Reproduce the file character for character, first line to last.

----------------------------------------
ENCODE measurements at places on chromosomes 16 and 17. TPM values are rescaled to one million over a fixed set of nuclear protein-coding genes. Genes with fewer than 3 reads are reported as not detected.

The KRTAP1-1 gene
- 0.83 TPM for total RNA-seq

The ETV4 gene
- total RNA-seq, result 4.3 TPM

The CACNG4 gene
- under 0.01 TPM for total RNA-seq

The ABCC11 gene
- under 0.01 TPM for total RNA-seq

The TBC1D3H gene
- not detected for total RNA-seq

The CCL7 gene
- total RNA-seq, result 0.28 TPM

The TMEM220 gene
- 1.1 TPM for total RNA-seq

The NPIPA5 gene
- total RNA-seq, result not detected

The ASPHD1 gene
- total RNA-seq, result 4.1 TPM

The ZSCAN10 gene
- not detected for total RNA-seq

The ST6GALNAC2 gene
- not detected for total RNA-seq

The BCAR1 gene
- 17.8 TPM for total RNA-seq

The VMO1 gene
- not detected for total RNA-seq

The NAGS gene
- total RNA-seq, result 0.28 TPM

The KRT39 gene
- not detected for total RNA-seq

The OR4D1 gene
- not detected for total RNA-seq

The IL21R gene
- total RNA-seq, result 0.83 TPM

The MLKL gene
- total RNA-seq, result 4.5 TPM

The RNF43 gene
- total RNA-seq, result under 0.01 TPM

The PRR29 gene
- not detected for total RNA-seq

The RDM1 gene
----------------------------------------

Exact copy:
ENCODE measurements at places on chromosomes 16 and 17. TPM values are rescaled to one million over a fixed set of nuclear protein-coding genes. Genes with fewer than 3 reads are reported as not detected.

The KRTAP1-1 gene
- 0.83 TPM for total RNA-seq

The ETV4 gene
- total RNA-seq, result 4.3 TPM

The CACNG4 gene
- under 0.01 TPM for total RNA-seq

The ABCC11 gene
- under 0.01 TPM for total RNA-seq

The TBC1D3H gene
- not detected for total RNA-seq

The CCL7 gene
- total RNA-seq, result 0.28 TPM

The TMEM220 gene
- 1.1 TPM for total RNA-seq

The NPIPA5 gene
- total RNA-seq, result not detected

The ASPHD1 gene
- total RNA-seq, result 4.1 TPM

The ZSCAN10 gene
- not detected for total RNA-seq

The ST6GALNAC2 gene
- not detected for total RNA-seq

The BCAR1 gene
- 17.8 TPM for total RNA-seq

The VMO1 gene
- not detected for total RNA-seq

The NAGS gene
- total RNA-seq, result 0.28 TPM

The KRT39 gene
- not detected for total RNA-seq

The OR4D1 gene
- not detected for total RNA-seq

The IL21R gene
- total RNA-seq, result 0.83 TPM

The MLKL gene
- total RNA-seq, result 4.5 TPM

The RNF43 gene
- total RNA-seq, result under 0.01 TPM

The PRR29 gene
- not detected for total RNA-seq

The RDM1 gene